Bill’s New Frock was written in 1989 by Anne Fine and revised in 2002. The hero of the story, Bill Simpson, wakes one morning and finds he has suddenly and inexplicably become a girl. The story is written with a lot of humour and vivid description about Bill’s predicament, embarrassment and horror in seven chapters. It raises the issue of how girls are sometimes treated differently to boys, and what is fair and unfair about people’s assumptions about boys’ and girls’ behaviour and abilities.
In the opening chapter, the light-hearted tone of the story is established by Bill’s parents’ lack of reaction to the discovery. They don’t notice anything strange, in fact, his mother insists he wears a pink frock to school and his father calls him ‘poppet’ and tells him he looks sweet. On the way to school, Mean Malcolm whistles at him instead of kicking him, which Bill finds even worse! During the day, Bill is expected to be neat and gets into trouble for messy handwriting. In the playground, he discovers boys dominate it with their football game, leaving no room for the girls. As the day progresses, Bill finds dresses impractical as his begins to get very dirty. When Bill is left with only girls’ comics to read during a wet lunchtime he gets angry and fights a boy. However, at this point Bill realises that there is an advantage to wearing a frock when the boy is blamed for the fight. After break, the rain stops so the class go outside for races. Three girls hatch a plan to let Paul, who is disabled, win the final race. Bill is included in the plan but finds he wants to win. The girls are furious with Bill, but Paul is so thrilled at coming second they forgive Bill. Both Kirsty and Mrs Collins tell Bill he doesn’t look quite right today. Then, on the way home Bill sees Mean Malcolm who whistles at him again. Bill stands up for himself and teaches Malcolm a lesson about respect. At home, his mother is horrified by the state of his dress, sending him to get changed and declaring never again to send him to school in a dress. Bill gets changed, looks in the mirror and is relieved and delighted to discover he is a boy again.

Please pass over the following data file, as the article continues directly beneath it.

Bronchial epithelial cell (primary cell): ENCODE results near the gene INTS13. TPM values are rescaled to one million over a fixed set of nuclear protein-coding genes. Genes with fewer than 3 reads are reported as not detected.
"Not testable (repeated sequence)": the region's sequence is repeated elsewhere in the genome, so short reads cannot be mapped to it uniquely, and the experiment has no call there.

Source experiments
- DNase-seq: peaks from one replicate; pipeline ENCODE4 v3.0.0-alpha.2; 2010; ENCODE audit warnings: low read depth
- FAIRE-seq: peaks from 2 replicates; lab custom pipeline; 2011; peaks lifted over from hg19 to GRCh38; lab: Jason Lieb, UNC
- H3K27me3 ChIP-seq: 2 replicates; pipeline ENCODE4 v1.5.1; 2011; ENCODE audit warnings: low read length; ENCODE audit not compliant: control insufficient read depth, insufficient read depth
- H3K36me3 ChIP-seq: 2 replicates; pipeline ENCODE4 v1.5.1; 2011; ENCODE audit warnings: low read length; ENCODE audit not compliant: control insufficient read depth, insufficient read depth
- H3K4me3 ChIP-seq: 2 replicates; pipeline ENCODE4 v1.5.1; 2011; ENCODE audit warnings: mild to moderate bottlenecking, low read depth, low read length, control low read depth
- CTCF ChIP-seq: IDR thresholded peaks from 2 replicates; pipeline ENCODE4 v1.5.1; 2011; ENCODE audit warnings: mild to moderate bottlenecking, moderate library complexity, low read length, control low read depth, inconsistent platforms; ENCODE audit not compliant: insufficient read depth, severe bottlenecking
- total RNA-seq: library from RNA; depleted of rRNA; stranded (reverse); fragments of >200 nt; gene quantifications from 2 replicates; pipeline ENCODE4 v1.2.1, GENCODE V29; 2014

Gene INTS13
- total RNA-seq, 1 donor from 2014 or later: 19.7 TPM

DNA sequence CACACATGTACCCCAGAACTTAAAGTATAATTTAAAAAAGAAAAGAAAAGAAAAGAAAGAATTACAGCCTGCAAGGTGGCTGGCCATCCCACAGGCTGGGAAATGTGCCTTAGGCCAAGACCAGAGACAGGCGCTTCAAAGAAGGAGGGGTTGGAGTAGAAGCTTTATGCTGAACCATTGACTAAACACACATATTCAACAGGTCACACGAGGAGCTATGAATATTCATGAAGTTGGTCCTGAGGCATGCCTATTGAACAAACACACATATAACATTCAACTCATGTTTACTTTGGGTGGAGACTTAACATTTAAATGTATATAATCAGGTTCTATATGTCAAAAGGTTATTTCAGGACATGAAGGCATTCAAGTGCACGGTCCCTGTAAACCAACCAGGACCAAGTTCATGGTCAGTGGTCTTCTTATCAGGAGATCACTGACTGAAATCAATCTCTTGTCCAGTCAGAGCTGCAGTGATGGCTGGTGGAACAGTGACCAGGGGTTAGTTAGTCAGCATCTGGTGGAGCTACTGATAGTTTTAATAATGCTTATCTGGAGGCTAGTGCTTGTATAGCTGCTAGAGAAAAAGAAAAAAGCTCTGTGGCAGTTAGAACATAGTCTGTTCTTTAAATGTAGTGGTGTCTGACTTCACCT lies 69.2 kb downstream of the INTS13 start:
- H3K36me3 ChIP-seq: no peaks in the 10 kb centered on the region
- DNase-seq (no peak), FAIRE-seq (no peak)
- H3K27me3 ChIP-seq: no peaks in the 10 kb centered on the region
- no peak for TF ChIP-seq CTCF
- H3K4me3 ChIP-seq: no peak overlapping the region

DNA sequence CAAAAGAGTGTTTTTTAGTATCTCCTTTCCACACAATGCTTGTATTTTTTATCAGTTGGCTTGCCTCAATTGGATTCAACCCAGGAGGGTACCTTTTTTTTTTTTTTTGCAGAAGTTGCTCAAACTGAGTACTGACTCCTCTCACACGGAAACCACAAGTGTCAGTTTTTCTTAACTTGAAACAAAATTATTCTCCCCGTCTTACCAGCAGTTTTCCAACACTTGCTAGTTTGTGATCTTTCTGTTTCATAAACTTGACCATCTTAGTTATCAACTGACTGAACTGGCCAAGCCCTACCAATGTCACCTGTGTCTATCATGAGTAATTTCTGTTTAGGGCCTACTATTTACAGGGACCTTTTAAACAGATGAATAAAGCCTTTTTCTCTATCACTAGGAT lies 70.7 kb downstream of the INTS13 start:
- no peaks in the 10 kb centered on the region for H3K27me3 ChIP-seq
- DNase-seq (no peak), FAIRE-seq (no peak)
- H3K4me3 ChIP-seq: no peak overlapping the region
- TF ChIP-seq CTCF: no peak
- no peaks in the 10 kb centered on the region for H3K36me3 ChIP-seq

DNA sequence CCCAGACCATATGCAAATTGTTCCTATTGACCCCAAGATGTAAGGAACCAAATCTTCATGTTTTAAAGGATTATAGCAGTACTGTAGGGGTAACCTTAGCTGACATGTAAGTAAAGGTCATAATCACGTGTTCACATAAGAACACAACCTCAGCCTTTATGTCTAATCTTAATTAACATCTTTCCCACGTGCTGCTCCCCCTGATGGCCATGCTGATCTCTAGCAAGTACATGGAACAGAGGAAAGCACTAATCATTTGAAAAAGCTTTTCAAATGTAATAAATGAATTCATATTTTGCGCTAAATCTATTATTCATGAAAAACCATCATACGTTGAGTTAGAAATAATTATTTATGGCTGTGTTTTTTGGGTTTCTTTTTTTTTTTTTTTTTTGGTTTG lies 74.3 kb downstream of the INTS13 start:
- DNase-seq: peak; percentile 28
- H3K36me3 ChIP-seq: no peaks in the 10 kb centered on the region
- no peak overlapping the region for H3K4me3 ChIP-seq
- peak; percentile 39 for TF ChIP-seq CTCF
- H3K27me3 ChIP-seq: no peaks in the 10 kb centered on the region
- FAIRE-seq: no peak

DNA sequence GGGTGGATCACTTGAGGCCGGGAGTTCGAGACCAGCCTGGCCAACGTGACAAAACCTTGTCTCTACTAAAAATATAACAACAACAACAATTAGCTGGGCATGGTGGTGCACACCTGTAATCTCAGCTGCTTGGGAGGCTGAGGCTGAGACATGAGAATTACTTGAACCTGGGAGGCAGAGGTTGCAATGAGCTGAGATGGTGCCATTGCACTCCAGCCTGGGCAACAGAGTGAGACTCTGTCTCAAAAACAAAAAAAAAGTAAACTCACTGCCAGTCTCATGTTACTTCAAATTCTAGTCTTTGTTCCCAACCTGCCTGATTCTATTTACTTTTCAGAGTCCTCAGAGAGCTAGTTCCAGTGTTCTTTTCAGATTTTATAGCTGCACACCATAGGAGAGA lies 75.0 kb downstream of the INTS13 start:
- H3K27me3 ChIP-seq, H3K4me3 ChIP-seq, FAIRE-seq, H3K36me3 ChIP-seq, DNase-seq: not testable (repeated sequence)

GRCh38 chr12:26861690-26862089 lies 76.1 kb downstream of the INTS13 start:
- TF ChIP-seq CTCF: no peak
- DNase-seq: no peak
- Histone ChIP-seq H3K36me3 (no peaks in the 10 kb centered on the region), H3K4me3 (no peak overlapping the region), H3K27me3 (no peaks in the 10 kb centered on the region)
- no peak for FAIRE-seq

Anne Fine mostly writes humorous books and, particularly for younger readers, books that raise fairly serious social issues. Her books are also very suitable for reluctant readers - she is one of my favorite authors and I hope she will soon be one of yours too!
If you have any suggestions for other books addressing these issues, I would love to hear from you in the comments!
Have great week everyone!